Can My Mind Control My MS Symptoms?

Can My Mind Control My MS Symptoms?

Can your mind control your illness? You might think, “No, of course not, the illness will do what it’ll do. I have no control over that.”

What if I told you that you might have more control over it than you think? 

When I was diagnosed with multiple sclerosis six years ago, I went into total panic mode. For the first time, I felt that my body was out of my control.

The left side of my body had stopped working. It was like someone had pressed an off switch that I didn’t know I had — and that was it. A few days later, my right hand became weak. The three years I’d taken to study illustration were suddenly pointless. I didn’t know who I was anymore. My life was always about drawing, and I didn’t know how to do anything else.

I was in a super-stressed state all the time when I was newly diagnosed. I panicked about every tingle, every stab of pain, every flailing weak moment. Was this feeling a relapse? I didn’t know. I didn’t understand MS then. 

I realize now that this was probably all in my head. It felt worse because I was experiencing a heightened emotional response to what I was going through. 

Here’s the thing: I learned about something called psychosomatic pain, which stems from an emotional rather than a physical pain response. I was experiencing the emotional trauma of a new diagnosis that manifested in my body as physical pain, making everything seem much worse. That made sense. The stress that I felt was bringing on these symptoms; my learning about MS symptoms at the time further complicated the situation.

So, how did I get out of this state? 

I realized that my response was part of the process of accepting my diagnosis and that it takes time to work through emotional trauma. 

Then I found that the key to managing my emotional stress was in my actions. I wasn’t in control of what the illness could do to my body, but I was in command of my mindset toward the illness. 

I realized that the way I was living was unhelpful. I was constantly telling myself and others, “Ah, I can’t do that, I have MS now.” My attitude was not benefiting me; instead, it was giving the disease power over me. 

After reading The Miracle Morning” by Hal Elrod, I realized that I needed to change my narrative. I began to practice daily meditation, mindfulness, journaling, and gratitude, and over time, this helped to change my outlook on life. I have been relapse-free for five years and have minimal daily symptoms.

Following my success with this method, I tweaked what I’d learned to suit people with chronic illness and put together a free 5-day challenge to help others to manage their stress and, therefore, their illness. Take the challenge by visiting this link to Enabled Warriors on Facebook Messenger and click “Get Started.”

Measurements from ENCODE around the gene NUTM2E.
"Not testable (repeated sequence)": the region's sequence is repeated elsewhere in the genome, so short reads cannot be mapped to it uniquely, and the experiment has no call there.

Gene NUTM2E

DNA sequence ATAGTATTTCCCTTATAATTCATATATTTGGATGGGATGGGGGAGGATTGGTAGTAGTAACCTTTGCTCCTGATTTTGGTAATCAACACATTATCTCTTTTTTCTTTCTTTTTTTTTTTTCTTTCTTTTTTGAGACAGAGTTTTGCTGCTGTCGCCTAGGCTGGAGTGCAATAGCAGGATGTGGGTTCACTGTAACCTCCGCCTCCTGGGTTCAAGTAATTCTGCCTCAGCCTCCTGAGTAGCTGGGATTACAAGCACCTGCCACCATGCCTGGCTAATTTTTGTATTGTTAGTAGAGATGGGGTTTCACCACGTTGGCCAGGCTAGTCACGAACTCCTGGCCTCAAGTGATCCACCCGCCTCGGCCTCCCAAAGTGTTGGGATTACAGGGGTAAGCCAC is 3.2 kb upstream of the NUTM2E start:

Describe your diagnosis. Have you accepted it? Let me know in the comments below.

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Note: Multiple Sclerosis News Today is strictly a news and information website about the disease. It does not provide medical advice, diagnosis, or treatment. This content is not intended to be a substitute for professional medical advice, diagnosis, or treatment. Always seek the advice of your physician or other qualified health provider with any questions you may have regarding a medical condition. Never disregard professional medical advice or delay in seeking it because of something you have read on this website. The opinions expressed in this column are not those of Multiple Sclerosis News Today or its parent company, BioNews Services, and are intended to spark discussion about issues pertaining to multiple sclerosis.

Jessie Ace is host of the DISabled to ENabled podcast. A podcast that aims to inspire people living with chronic illness. She’s interviewed everyone from Paralympians, radio DJs, chronic illness bloggers, and marathon runners. She’s also a writer and illustrator for the biggest MS charities worldwide such as the multiple sclerosis today, National MS Society, MS Society UK, shift.MS, MS-UK amongst others and she has also written articles and illustrated for Momentum magazine, MS Matters and New Pathways. Jessie was diagnosed with MS at 22 years old and says MS makes her feel blessed every day to be able to live a new life and to connect with so many amazing people. Her own experience of being newly diagnosed so young was negative and scary – she wants to change this for other young people and support them through the process by being a patient advocate.